Posted on: 19 December 2022
Moving a vehicle from one place to another is easy when it is still operational. However, if you have an old car or your vehicle has broken down, you will need to tow it. That said, to execute a towing mission successfully, experts first assess the weight of your vehicle and its unique characteristics before choosing the right tow truck. With that in mind, here are some of the most common types of tow trucks and the towing functions where you might need them.
The Truck with a Flat Bed
This truck has a bed that eases toward the ground to load and operates on hydraulic pressure. Also, the vehicle rests on the bed while in transit to the desired location. Note that service providers secure the car onto the bed using specific chains when using this truck. Ultimately, once properly secured, the truck can move and maneuver hills and inclines without causing accidents. You should know that the benefit of this method is that your vehicle does not have to drag on the ground. As such, it will arrive at the desired location with minimum towing damage.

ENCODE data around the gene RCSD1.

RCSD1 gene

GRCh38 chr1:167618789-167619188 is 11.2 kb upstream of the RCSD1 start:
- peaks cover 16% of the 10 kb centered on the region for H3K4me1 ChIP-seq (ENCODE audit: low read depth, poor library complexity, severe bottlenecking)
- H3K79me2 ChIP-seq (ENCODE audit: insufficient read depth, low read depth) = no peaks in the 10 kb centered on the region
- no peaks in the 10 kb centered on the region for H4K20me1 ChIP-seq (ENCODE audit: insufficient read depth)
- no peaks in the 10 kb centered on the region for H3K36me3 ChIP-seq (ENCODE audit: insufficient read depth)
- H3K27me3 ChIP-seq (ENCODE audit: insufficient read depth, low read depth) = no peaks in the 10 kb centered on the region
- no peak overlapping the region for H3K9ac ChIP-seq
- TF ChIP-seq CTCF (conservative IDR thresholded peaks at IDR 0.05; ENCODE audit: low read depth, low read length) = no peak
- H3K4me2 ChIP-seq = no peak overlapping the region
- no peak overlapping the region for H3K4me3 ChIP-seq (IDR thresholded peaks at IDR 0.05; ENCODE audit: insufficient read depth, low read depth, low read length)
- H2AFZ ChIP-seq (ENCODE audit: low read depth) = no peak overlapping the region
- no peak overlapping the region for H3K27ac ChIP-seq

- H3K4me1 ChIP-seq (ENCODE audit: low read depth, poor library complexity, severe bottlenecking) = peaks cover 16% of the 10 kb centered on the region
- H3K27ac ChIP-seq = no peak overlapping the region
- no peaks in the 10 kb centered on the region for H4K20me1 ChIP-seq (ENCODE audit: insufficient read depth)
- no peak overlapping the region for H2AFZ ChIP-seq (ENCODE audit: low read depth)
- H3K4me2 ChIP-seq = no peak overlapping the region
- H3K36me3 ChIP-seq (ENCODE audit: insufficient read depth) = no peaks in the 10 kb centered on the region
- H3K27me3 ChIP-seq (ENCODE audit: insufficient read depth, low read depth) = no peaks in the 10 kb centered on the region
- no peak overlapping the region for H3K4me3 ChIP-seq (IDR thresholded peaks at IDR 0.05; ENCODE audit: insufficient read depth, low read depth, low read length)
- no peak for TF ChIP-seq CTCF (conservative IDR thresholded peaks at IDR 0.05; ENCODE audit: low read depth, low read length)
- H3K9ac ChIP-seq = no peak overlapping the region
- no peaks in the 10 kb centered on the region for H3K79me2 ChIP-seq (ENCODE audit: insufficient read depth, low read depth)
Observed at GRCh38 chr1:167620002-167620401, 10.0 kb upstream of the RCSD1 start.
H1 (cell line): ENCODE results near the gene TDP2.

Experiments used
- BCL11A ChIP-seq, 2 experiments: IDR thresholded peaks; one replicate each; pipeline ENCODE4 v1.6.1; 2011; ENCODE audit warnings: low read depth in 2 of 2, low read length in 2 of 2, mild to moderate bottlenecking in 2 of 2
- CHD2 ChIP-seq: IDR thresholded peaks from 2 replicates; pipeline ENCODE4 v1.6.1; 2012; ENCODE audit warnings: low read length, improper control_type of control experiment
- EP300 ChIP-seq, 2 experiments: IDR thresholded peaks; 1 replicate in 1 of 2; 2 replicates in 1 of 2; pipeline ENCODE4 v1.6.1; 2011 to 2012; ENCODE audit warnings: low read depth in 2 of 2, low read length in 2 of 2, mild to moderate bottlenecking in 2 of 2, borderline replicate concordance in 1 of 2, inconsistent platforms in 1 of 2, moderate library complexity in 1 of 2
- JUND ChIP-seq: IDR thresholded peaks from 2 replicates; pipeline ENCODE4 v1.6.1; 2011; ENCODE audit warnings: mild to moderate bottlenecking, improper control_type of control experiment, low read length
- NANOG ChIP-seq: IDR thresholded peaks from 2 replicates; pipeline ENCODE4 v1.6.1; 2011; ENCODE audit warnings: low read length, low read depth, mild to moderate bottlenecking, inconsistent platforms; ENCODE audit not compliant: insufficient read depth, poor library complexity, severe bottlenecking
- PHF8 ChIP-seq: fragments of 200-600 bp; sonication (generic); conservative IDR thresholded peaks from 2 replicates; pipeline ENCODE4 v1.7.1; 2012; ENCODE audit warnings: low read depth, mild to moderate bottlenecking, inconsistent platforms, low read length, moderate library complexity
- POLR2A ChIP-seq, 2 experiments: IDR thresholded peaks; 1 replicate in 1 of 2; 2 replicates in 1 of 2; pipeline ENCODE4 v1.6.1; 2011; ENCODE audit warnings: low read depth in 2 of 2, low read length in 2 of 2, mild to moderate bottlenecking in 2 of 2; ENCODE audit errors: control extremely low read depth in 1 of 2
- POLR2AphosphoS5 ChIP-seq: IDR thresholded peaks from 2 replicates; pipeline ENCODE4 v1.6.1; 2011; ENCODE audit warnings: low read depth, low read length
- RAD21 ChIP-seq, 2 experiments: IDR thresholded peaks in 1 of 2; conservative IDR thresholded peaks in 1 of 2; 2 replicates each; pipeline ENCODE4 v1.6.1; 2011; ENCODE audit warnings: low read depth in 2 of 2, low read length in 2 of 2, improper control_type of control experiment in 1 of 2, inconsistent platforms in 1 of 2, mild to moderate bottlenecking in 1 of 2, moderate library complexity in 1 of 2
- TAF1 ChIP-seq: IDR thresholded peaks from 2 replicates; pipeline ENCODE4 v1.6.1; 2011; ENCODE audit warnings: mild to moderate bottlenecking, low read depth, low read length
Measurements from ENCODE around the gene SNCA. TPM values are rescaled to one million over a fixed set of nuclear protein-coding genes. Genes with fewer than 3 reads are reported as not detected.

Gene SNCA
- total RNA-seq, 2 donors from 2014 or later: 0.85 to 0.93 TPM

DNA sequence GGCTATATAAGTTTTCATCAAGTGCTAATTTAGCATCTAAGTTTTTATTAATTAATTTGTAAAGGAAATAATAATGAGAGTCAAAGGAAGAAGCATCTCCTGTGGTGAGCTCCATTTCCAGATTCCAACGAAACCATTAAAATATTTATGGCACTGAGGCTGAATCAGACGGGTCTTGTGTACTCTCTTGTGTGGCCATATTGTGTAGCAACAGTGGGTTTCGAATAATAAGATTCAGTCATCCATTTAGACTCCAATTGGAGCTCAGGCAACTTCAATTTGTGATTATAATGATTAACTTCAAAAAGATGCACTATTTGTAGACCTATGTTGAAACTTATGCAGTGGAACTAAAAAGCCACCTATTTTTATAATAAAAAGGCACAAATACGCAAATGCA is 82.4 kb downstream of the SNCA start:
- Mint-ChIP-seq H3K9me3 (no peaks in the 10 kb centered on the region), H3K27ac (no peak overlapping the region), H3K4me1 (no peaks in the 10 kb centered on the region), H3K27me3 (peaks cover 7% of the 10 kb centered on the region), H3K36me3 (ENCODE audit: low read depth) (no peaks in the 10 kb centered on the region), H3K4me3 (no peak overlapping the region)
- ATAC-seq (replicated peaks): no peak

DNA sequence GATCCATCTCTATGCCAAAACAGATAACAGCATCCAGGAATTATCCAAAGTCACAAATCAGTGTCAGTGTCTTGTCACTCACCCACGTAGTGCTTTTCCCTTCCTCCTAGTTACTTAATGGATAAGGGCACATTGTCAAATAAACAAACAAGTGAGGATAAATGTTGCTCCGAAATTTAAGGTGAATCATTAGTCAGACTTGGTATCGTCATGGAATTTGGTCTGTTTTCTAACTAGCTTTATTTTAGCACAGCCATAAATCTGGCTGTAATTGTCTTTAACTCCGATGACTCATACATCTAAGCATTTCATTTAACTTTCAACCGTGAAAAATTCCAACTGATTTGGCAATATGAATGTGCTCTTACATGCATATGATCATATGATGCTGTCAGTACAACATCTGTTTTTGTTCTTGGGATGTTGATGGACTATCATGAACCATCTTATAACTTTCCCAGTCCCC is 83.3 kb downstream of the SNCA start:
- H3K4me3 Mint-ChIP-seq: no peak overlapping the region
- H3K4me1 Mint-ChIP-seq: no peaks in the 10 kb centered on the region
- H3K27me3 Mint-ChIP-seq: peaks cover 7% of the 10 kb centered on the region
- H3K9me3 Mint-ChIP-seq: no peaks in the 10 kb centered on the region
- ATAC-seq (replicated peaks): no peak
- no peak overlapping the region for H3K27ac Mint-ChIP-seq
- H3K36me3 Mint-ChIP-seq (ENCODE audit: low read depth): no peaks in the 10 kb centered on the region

The Hook and Chain Truck
Hook and chain are more common than other types of towing vehicles. It is also the primary option the tow operators offer for vehicles with accident damage. With this method, they lift the front of the vehicle and hitch it to the truck using chains. Note that they can hook the bumper or the axle. That said, the nature of the towing process can lead to minor damage to your car's body. Given this, professionals are less likely to use this towing method unless your vehicle gets too damaged in an accident and is classified as junk. On the other hand, hitching a good car onto the hook might increase the cost of repair and realignment.
The Boom and Winch
Some incidents may cause the vehicle to veer off the road. So, if an accident forces you to drive your car to a ditch or somewhere off the highway, the professional towing service may recommend the boom winch. They will do this because it is more robust than the regular towing vehicle, which makes it ideal for complicated retrieval tasks. Moreover, some have a crane attachment that comes in handy if they have to lift the car from a low area before towing it.
If you're stuck on the road, note that the only way to get the ideal towing vehicle is to tell the operators about your car's make, size, and weight. They will also ask you about the condition of the road and several other factors to determine how much work is needed to transport the vehicle to safety.
For more info, contact a local towing service.Share